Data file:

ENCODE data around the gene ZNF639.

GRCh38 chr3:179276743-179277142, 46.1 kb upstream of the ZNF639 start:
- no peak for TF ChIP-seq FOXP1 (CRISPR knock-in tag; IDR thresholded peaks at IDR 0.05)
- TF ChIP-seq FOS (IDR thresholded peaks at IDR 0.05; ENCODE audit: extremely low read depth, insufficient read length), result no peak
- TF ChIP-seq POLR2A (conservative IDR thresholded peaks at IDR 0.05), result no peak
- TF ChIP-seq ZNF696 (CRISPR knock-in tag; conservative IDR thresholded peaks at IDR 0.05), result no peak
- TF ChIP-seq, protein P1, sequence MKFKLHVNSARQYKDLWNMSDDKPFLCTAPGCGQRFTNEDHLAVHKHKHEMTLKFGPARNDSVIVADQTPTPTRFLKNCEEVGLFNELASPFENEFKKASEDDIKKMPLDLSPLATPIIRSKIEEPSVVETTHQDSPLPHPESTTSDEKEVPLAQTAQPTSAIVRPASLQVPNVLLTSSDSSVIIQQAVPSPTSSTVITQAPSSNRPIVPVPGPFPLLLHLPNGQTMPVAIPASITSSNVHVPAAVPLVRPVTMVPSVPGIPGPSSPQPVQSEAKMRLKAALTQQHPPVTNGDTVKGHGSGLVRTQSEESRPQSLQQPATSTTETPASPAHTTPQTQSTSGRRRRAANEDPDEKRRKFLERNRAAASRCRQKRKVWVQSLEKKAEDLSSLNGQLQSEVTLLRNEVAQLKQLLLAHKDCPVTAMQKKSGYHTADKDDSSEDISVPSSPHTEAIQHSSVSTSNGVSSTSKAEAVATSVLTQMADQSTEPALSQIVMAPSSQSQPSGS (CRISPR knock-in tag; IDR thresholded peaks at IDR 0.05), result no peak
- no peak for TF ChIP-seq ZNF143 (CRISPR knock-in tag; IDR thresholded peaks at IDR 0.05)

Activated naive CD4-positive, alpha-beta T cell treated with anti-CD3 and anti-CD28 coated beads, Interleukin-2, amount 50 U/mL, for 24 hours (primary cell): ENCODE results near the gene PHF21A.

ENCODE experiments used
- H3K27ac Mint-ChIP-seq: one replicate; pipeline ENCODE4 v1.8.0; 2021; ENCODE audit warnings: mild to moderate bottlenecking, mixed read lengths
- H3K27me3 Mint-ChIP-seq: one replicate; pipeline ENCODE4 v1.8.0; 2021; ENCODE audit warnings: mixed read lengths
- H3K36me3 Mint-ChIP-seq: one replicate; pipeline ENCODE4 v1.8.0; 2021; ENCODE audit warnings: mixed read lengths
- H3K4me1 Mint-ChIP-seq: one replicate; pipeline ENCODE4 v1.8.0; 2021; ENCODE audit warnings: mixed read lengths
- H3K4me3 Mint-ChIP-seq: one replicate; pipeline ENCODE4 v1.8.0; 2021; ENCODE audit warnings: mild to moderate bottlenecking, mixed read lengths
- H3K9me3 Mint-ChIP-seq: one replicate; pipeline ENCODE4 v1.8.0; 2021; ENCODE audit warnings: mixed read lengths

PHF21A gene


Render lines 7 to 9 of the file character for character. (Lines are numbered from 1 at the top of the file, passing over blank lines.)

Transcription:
- TF ChIP-seq, protein P1, sequence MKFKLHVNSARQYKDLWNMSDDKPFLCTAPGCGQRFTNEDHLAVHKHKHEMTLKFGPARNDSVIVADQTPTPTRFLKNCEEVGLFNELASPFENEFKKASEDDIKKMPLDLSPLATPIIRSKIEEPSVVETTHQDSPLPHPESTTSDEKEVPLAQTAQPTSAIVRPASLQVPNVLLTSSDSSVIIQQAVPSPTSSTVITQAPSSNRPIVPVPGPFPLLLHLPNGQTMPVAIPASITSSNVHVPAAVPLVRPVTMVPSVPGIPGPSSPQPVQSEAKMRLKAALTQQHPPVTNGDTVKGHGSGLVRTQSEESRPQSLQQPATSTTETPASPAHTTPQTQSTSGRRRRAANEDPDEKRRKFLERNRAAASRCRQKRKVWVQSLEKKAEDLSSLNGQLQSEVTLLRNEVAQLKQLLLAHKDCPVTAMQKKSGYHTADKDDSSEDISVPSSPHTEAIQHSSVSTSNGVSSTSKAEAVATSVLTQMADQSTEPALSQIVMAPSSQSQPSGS (CRISPR knock-in tag; IDR thresholded peaks at IDR 0.05), result no peak
- no peak for TF ChIP-seq ZNF143 (CRISPR knock-in tag; IDR thresholded peaks at IDR 0.05)

Activated naive CD4-positive, alpha-beta T cell treated with anti-CD3 and anti-CD28 coated beads, Interleukin-2, amount 50 U/mL, for 24 hours (primary cell): ENCODE results near the gene PHF21A.